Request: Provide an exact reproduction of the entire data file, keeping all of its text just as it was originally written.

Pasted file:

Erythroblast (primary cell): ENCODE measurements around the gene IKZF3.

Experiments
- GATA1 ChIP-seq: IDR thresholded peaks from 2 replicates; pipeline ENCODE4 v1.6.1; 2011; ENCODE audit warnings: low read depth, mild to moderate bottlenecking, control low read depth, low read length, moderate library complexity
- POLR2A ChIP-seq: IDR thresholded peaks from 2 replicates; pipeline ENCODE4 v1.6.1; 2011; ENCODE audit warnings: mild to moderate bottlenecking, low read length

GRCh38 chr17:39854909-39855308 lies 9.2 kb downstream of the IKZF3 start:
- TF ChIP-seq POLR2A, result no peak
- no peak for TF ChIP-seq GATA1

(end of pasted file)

Erythroblast (primary cell): ENCODE measurements around the gene IKZF3.

Experiments
- GATA1 ChIP-seq: IDR thresholded peaks from 2 replicates; pipeline ENCODE4 v1.6.1; 2011; ENCODE audit warnings: low read depth, mild to moderate bottlenecking, control low read depth, low read length, moderate library complexity
- POLR2A ChIP-seq: IDR thresholded peaks from 2 replicates; pipeline ENCODE4 v1.6.1; 2011; ENCODE audit warnings: mild to moderate bottlenecking, low read length

GRCh38 chr17:39854909-39855308 lies 9.2 kb downstream of the IKZF3 start:
- TF ChIP-seq POLR2A, result no peak
- no peak for TF ChIP-seq GATA1